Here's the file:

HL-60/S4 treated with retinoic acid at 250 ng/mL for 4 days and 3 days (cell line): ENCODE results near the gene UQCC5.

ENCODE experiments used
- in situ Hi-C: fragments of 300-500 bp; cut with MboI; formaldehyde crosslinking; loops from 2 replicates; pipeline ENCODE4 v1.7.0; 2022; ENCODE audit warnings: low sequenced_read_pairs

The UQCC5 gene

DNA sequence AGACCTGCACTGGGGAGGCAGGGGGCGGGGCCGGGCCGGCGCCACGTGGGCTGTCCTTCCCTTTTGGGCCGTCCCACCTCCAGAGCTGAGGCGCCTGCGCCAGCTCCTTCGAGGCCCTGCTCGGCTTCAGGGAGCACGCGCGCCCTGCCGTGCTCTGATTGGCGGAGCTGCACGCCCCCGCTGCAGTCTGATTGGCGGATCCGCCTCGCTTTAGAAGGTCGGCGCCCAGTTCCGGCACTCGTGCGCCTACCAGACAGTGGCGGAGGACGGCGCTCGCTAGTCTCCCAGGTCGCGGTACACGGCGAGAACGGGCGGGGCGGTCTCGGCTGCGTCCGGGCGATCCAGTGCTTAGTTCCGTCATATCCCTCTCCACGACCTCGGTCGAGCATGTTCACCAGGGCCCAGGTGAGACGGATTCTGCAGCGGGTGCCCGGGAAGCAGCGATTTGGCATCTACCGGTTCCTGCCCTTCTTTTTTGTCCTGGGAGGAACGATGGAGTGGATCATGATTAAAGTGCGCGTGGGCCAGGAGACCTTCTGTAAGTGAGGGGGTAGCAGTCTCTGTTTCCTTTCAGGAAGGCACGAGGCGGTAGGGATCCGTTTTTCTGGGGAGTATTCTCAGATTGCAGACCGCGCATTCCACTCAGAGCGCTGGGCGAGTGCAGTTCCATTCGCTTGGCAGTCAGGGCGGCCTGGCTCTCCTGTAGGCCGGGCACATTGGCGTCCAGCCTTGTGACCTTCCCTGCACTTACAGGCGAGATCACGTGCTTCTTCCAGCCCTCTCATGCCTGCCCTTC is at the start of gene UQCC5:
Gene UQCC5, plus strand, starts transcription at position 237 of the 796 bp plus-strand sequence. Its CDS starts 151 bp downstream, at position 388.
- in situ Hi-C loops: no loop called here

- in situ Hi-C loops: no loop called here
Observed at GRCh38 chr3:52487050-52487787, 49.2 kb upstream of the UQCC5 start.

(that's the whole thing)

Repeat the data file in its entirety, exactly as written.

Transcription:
HL-60/S4 treated with retinoic acid at 250 ng/mL for 4 days and 3 days (cell line): ENCODE results near the gene UQCC5.

ENCODE experiments used
- in situ Hi-C: fragments of 300-500 bp; cut with MboI; formaldehyde crosslinking; loops from 2 replicates; pipeline ENCODE4 v1.7.0; 2022; ENCODE audit warnings: low sequenced_read_pairs

The UQCC5 gene

DNA sequence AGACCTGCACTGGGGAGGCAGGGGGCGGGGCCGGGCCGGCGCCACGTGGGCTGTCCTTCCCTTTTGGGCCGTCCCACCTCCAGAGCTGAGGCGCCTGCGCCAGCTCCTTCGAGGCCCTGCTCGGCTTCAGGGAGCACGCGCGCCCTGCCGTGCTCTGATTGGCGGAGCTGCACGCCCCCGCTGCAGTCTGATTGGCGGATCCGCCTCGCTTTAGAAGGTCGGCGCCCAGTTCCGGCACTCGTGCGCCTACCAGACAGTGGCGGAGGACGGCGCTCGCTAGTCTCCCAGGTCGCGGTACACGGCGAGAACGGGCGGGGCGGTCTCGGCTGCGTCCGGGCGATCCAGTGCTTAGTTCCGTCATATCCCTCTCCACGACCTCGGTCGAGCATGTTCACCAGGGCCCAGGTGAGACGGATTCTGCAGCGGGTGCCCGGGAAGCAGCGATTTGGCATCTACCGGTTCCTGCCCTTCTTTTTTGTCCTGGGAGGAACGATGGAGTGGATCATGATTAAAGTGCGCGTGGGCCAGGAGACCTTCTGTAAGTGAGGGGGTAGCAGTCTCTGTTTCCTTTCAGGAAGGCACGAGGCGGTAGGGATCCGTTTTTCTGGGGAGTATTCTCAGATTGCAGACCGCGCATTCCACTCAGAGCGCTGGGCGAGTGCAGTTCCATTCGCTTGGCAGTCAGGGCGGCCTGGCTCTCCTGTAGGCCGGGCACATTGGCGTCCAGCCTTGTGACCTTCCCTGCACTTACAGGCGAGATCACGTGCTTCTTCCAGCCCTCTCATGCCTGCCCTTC is at the start of gene UQCC5:
Gene UQCC5, plus strand, starts transcription at position 237 of the 796 bp plus-strand sequence. Its CDS starts 151 bp downstream, at position 388.
- in situ Hi-C loops: no loop called here

- in situ Hi-C loops: no loop called here
Observed at GRCh38 chr3:52487050-52487787, 49.2 kb upstream of the UQCC5 start.